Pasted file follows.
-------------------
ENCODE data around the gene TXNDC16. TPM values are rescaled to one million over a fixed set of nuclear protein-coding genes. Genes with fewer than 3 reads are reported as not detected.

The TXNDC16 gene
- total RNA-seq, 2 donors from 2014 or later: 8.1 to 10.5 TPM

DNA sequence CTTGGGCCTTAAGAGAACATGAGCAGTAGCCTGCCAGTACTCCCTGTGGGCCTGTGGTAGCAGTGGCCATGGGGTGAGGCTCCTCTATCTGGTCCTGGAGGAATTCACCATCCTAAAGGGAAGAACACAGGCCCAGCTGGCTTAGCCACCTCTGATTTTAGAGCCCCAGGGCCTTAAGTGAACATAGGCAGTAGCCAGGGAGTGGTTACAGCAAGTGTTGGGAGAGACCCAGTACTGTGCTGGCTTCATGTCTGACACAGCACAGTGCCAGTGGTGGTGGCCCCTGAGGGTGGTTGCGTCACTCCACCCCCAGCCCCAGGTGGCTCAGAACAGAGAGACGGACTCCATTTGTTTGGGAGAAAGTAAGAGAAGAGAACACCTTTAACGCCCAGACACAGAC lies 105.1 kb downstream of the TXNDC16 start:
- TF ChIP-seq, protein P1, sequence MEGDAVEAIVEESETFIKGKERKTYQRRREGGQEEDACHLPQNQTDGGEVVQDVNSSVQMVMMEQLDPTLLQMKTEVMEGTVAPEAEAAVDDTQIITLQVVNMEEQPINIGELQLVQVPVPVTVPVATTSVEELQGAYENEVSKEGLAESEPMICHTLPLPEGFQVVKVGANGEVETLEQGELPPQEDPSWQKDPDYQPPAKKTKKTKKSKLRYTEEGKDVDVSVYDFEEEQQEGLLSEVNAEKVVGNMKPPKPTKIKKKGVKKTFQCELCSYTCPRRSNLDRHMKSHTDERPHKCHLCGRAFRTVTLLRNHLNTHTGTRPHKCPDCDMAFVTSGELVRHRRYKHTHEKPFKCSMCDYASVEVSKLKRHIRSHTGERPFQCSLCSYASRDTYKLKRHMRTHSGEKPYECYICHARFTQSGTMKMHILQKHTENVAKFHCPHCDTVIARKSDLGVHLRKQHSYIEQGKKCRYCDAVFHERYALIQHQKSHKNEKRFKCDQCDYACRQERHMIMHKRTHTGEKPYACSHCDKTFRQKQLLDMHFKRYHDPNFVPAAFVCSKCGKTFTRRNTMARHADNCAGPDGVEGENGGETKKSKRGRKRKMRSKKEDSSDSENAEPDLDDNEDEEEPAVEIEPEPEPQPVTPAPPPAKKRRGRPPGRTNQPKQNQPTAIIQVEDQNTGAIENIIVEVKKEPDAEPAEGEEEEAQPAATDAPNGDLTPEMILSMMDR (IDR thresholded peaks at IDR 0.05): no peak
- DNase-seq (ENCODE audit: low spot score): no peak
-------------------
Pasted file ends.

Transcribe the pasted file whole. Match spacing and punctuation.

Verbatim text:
ENCODE data around the gene TXNDC16. TPM values are rescaled to one million over a fixed set of nuclear protein-coding genes. Genes with fewer than 3 reads are reported as not detected.

The TXNDC16 gene
- total RNA-seq, 2 donors from 2014 or later: 8.1 to 10.5 TPM

DNA sequence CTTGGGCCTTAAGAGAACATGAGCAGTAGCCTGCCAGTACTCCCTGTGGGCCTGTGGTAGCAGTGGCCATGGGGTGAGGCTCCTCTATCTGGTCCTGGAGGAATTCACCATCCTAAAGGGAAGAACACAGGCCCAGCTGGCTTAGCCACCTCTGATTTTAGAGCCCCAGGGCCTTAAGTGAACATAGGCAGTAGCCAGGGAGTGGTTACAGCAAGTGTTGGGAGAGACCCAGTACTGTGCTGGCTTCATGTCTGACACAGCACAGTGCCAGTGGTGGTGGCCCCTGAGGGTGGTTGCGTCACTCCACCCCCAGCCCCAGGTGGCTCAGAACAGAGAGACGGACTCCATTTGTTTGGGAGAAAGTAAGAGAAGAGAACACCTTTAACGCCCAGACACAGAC lies 105.1 kb downstream of the TXNDC16 start:
- TF ChIP-seq, protein P1, sequence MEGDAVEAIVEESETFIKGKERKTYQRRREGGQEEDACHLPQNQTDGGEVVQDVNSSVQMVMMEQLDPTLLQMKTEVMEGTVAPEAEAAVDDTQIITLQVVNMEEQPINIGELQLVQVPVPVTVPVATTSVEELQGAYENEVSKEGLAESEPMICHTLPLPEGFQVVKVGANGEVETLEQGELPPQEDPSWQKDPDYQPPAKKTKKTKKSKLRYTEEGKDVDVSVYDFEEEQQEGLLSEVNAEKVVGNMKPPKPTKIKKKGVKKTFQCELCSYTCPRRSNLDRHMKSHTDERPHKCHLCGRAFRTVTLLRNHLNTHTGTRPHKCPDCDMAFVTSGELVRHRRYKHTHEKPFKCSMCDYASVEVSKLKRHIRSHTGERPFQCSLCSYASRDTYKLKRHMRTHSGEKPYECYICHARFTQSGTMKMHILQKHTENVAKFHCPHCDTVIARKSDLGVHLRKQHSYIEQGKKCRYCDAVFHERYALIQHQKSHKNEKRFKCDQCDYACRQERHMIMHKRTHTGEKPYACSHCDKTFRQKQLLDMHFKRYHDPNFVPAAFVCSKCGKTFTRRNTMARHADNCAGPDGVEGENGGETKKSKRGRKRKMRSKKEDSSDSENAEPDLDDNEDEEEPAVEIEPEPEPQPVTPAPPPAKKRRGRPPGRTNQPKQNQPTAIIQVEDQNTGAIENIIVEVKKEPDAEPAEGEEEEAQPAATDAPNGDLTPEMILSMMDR (IDR thresholded peaks at IDR 0.05): no peak
- DNase-seq (ENCODE audit: low spot score): no peak